1328 K Wed 15 May 2002
There has been a lot in the media about financial compensation
for victims of sexual assault by priests.
Should an archdiocese be forced to pay? If there is criminal
activity by a priest is an archbishop responsible?
The Catholic Church is sometimes criticised for making payments.
In his latest Letter From America, Alistair Cooke calls it "hush
... In the now many revelations of paedophilia and the hiding
of it by hush money given by the bishops, ...
If a priest murdered someone then he would go to jail. But
it would not make sense to sue the Archdiocese.
In a discussion on NewsHour, which I saw yesterday, Patrick
Schiltz discussed some U.S. laws about not suing charities:
... In their strongest forms, they say you can't sue a charity;
you can't recover damages. The reasoning behind them is when
you sue the Catholic Church, you are not suing the bishop. You
are essentially suing the people in the pews or the people served
by the Catholic Church, neither of whom had anything whatsoever
to do with the decisions that created the damage here. ...
The Catechism of the Catholic Church teaches:
1868. Sin is a personal act. Moreover, we have a responsibility
for the sins committed by others when we cooperate in them:
- by participating directly and voluntarily in them;
- by ordering, advising, praising, or approving them;
- by not disclosing or not hindering them when we have an obligation
to do so;
- by protecting evil-doers.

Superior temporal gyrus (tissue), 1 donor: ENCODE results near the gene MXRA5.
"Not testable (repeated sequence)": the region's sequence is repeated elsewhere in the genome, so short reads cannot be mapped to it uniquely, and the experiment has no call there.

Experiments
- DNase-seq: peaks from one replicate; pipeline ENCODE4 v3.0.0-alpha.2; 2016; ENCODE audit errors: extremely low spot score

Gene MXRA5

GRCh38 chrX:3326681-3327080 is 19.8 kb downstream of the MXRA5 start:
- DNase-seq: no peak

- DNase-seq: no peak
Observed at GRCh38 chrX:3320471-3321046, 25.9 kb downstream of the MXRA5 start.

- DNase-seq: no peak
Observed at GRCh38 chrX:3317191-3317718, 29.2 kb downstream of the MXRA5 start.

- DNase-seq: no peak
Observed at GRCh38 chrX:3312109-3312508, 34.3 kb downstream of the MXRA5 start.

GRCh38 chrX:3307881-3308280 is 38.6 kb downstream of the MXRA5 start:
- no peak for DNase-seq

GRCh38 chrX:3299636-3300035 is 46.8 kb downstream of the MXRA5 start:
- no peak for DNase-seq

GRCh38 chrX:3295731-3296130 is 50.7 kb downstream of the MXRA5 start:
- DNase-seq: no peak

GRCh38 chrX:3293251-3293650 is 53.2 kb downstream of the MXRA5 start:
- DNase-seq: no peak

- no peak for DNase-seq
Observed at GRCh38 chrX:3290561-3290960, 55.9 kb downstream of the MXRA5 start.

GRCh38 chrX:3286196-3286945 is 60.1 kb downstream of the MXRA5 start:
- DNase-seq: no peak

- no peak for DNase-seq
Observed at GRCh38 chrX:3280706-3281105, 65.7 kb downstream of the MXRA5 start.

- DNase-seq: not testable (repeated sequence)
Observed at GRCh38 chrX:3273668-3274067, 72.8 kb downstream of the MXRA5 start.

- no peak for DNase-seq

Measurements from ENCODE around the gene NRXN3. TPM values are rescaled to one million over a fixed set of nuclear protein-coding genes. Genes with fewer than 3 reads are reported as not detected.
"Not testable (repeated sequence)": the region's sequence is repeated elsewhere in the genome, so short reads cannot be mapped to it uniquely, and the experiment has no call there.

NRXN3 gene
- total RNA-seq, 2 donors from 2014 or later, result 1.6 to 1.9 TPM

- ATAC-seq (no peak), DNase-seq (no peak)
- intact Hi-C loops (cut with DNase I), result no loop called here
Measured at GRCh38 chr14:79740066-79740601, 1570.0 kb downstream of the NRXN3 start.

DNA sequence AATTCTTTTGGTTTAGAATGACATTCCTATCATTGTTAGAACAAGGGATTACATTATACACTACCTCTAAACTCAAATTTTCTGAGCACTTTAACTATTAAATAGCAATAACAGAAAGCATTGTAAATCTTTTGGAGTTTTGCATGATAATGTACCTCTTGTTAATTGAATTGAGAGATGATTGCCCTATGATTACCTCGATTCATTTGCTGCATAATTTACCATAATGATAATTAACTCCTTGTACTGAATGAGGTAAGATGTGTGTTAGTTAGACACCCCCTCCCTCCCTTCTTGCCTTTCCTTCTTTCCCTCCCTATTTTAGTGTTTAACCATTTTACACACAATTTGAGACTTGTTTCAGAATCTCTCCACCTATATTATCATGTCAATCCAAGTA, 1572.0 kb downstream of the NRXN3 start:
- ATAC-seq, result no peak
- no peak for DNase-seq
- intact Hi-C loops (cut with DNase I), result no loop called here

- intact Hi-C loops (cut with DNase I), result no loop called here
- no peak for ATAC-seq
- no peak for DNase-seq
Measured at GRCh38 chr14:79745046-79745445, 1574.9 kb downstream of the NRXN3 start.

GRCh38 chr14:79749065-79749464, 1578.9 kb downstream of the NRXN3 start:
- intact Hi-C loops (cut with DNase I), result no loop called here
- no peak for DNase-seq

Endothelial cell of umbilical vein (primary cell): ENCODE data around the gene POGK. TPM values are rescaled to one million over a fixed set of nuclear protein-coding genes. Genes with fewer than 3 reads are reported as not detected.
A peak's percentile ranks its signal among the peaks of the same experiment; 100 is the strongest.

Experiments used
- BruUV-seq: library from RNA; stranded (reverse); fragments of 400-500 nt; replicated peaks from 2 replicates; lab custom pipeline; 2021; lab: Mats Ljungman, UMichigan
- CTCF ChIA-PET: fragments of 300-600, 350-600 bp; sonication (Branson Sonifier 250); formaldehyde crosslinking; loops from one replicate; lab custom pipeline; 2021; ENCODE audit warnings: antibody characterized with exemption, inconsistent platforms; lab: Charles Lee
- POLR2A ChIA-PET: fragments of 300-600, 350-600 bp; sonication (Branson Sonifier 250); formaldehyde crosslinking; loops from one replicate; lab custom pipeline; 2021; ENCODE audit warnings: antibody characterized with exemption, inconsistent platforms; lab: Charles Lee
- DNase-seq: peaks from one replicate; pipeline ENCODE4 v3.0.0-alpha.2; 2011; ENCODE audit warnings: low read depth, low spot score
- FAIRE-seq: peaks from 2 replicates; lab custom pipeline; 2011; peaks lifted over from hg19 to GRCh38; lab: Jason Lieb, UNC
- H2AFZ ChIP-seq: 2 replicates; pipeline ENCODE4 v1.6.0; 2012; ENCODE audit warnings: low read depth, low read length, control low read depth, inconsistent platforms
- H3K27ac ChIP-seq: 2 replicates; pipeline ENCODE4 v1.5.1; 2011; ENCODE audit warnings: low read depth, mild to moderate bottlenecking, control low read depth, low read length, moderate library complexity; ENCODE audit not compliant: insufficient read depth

1869. Thus sin makes men accomplices of one another
and causes concupiscence, violence, and injustice to reign among
them. Sins give rise to social situations and institutions that
are contrary to the divine goodness. 'Structures of sin' are
the expression and effect of personal sins. They lead their victims
to do evil in their turn. In an analogous sense, they constitute
a 'social sin.'[John Paul II, RP 16.]
However there are responsibilities for those who administer
ecclesiastical goods, in the Code of Canon Law:
1284 §1 All administrators are to perform their duties
with the diligence of a good householder.
§2. Therefore they must:
1. be vigilant that no goods placed in their care in any way
perish or suffer damage; to this end they are, to the extent
necessary, to arrange insurance contracts;
2. ensure that the ownership of ecclesiastical goods is safeguarded
in ways which are valid in civil law;
3. observe the provisions of canon and civil law, and the
stipulations of the founder or donor or lawful authority; they
are to take special care that damage will not be suffered by
the Church through the non-observance of the civil law; ...
So bishops have duties here as well and difficult judgements
Copyright J.R. Lilburne, 15 May 2002. Canon Law extract
from the 1997 Harper Collins translation.